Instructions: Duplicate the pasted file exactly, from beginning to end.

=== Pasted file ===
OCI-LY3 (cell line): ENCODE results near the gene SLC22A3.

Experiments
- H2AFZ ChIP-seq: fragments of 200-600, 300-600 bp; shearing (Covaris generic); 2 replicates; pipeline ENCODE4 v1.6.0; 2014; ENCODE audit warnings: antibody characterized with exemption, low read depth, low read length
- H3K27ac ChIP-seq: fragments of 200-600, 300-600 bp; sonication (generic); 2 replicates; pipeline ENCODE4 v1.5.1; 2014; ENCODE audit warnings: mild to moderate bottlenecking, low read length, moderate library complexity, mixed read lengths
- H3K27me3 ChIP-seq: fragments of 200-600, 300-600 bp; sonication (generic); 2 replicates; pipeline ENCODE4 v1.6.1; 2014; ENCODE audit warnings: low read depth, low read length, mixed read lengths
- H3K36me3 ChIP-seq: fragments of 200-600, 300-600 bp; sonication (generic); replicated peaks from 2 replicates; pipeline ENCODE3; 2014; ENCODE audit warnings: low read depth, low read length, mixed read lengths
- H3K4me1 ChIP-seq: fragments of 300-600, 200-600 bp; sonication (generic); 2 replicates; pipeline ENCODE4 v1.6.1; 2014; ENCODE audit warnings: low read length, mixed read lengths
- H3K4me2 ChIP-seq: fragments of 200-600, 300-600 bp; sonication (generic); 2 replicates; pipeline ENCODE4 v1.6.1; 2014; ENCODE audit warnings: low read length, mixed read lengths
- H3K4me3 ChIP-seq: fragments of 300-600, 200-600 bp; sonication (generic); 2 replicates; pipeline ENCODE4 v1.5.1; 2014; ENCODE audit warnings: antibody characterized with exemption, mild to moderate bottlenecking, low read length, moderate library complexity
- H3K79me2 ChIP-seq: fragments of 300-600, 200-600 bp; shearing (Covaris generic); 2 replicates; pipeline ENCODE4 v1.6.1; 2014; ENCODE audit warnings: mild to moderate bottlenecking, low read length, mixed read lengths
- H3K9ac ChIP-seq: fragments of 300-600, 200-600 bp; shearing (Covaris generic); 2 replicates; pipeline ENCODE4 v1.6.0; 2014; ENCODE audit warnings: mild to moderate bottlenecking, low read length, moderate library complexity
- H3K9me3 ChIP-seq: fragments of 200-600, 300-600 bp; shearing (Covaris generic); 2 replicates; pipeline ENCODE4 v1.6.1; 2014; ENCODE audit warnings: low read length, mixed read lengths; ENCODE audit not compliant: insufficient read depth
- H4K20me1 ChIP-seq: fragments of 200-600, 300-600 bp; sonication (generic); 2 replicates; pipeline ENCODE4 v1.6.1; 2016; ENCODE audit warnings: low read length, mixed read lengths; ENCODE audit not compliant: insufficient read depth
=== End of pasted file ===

OCI-LY3 (cell line): ENCODE results near the gene SLC22A3.

Experiments
- H2AFZ ChIP-seq: fragments of 200-600, 300-600 bp; shearing (Covaris generic); 2 replicates; pipeline ENCODE4 v1.6.0; 2014; ENCODE audit warnings: antibody characterized with exemption, low read depth, low read length
- H3K27ac ChIP-seq: fragments of 200-600, 300-600 bp; sonication (generic); 2 replicates; pipeline ENCODE4 v1.5.1; 2014; ENCODE audit warnings: mild to moderate bottlenecking, low read length, moderate library complexity, mixed read lengths
- H3K27me3 ChIP-seq: fragments of 200-600, 300-600 bp; sonication (generic); 2 replicates; pipeline ENCODE4 v1.6.1; 2014; ENCODE audit warnings: low read depth, low read length, mixed read lengths
- H3K36me3 ChIP-seq: fragments of 200-600, 300-600 bp; sonication (generic); replicated peaks from 2 replicates; pipeline ENCODE3; 2014; ENCODE audit warnings: low read depth, low read length, mixed read lengths
- H3K4me1 ChIP-seq: fragments of 300-600, 200-600 bp; sonication (generic); 2 replicates; pipeline ENCODE4 v1.6.1; 2014; ENCODE audit warnings: low read length, mixed read lengths
- H3K4me2 ChIP-seq: fragments of 200-600, 300-600 bp; sonication (generic); 2 replicates; pipeline ENCODE4 v1.6.1; 2014; ENCODE audit warnings: low read length, mixed read lengths
- H3K4me3 ChIP-seq: fragments of 300-600, 200-600 bp; sonication (generic); 2 replicates; pipeline ENCODE4 v1.5.1; 2014; ENCODE audit warnings: antibody characterized with exemption, mild to moderate bottlenecking, low read length, moderate library complexity
- H3K79me2 ChIP-seq: fragments of 300-600, 200-600 bp; shearing (Covaris generic); 2 replicates; pipeline ENCODE4 v1.6.1; 2014; ENCODE audit warnings: mild to moderate bottlenecking, low read length, mixed read lengths
- H3K9ac ChIP-seq: fragments of 300-600, 200-600 bp; shearing (Covaris generic); 2 replicates; pipeline ENCODE4 v1.6.0; 2014; ENCODE audit warnings: mild to moderate bottlenecking, low read length, moderate library complexity
- H3K9me3 ChIP-seq: fragments of 200-600, 300-600 bp; shearing (Covaris generic); 2 replicates; pipeline ENCODE4 v1.6.1; 2014; ENCODE audit warnings: low read length, mixed read lengths; ENCODE audit not compliant: insufficient read depth
- H4K20me1 ChIP-seq: fragments of 200-600, 300-600 bp; sonication (generic); 2 replicates; pipeline ENCODE4 v1.6.1; 2016; ENCODE audit warnings: low read length, mixed read lengths; ENCODE audit not compliant: insufficient read depth